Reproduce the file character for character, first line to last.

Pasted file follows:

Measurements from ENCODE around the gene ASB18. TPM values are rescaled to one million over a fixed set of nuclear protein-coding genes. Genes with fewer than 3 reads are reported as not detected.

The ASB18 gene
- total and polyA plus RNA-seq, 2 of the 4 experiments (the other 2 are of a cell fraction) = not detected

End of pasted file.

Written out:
Measurements from ENCODE around the gene ASB18. TPM values are rescaled to one million over a fixed set of nuclear protein-coding genes. Genes with fewer than 3 reads are reported as not detected.

The ASB18 gene
- total and polyA plus RNA-seq, 2 of the 4 experiments (the other 2 are of a cell fraction) = not detected